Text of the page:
Tears keep your eyes wet and smooth, and help focus light so you can see clearly. They also protect your eyes from infections and irritating things, like dirt and dust.

Every time you blink, a thin layer of tears called a “tear film” spreads across the surface of your cornea (the clear outer layer of the eye). Tears come from glands above your eyes, then drain into your tear ducts (small holes in the inner corners of your eyes) and down through your nose.

When your eyes don’t make enough tears, or your tears don’t work the right way, you can get dry eye.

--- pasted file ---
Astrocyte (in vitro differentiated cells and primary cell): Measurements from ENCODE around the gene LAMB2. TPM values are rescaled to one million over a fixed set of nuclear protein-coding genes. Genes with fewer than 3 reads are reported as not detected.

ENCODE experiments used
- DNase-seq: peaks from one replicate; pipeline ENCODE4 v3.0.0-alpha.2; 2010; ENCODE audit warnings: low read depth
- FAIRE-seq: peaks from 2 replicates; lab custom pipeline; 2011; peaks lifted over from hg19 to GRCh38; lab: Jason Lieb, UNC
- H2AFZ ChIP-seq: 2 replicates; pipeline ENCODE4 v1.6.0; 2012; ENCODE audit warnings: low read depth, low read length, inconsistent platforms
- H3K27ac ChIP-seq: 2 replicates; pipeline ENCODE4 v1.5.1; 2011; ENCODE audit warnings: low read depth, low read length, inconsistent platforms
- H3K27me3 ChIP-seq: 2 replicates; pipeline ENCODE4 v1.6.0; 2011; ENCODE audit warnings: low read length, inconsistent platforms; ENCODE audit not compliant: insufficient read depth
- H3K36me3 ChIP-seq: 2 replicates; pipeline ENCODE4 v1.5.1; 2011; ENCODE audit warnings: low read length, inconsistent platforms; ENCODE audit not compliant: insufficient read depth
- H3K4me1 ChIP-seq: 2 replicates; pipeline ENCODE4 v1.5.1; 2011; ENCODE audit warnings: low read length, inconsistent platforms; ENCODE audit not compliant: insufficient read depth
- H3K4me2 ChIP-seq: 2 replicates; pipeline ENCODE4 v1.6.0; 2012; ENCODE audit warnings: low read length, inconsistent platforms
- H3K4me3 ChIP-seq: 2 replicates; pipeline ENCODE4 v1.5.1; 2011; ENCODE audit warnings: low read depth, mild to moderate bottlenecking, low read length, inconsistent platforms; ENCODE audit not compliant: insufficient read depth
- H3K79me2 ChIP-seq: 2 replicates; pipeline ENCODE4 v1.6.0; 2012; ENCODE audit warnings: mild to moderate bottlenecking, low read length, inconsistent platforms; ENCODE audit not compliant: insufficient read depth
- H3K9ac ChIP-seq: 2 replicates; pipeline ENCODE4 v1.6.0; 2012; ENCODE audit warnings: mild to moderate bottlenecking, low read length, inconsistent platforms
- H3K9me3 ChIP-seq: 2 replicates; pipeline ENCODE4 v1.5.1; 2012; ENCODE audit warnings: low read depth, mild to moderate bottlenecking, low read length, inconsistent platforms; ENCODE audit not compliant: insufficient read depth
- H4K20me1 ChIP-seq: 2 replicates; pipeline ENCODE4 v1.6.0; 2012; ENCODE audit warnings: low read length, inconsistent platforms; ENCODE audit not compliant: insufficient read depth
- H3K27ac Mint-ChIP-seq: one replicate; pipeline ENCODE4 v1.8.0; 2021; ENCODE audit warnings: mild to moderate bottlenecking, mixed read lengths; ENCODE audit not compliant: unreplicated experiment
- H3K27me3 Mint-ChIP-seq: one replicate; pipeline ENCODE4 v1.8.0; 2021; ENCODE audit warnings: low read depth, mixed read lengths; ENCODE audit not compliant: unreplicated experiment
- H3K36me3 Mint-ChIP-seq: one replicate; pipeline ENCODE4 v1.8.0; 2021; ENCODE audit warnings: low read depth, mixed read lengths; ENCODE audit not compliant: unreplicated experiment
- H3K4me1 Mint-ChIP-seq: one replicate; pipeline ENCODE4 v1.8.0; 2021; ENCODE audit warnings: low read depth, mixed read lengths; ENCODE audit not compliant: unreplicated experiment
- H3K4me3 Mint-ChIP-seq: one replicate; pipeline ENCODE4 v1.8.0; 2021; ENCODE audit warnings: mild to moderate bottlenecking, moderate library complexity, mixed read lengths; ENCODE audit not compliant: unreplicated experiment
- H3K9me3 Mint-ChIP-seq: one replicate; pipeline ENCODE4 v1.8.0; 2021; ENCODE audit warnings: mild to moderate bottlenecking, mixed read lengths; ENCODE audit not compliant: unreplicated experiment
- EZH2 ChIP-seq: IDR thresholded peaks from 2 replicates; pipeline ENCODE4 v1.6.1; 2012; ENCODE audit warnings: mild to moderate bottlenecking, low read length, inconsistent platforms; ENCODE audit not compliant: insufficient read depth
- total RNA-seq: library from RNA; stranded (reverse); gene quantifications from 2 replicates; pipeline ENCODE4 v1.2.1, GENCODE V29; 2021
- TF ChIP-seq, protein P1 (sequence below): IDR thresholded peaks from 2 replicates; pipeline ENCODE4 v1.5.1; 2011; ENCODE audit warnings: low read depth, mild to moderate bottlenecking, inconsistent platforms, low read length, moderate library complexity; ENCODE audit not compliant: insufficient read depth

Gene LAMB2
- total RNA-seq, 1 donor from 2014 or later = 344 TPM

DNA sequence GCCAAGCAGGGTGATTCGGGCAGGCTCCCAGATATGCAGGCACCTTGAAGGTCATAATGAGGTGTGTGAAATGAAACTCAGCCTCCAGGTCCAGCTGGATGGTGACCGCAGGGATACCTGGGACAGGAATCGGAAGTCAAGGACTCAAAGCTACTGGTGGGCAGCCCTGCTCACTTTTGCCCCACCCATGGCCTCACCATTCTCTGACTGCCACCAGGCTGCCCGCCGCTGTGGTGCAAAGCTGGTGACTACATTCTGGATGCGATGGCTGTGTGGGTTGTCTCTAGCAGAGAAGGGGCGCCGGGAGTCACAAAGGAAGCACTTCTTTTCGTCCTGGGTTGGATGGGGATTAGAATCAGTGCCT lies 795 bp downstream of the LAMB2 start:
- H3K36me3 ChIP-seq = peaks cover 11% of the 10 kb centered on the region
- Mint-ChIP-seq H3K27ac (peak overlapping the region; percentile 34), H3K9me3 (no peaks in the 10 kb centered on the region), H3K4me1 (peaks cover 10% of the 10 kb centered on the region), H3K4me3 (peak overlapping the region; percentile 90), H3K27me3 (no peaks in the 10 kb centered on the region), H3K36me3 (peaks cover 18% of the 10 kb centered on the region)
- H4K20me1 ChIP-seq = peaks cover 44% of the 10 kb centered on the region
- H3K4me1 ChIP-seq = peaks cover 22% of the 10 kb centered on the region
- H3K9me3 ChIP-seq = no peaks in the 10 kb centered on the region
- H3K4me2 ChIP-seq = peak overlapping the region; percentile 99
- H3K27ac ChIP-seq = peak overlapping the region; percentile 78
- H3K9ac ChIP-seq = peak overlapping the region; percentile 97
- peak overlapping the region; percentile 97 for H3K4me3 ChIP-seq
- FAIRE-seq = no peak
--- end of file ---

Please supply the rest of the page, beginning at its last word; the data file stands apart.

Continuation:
What are tears made of?

Tear film has 3 different layers:

  • The oily outer layer keeps tears from drying up too quickly and makes the surface of the eyes smooth.
  • The watery middle layer keeps the eyes wet and nourishes the eye tissue.
  • The inner mucus layer helps the tear film stick to the surface of the eyes.
Diagram of the structures involved in tear production including the tear gland, lipid glands, and mucin glands.
Last updated: July 2019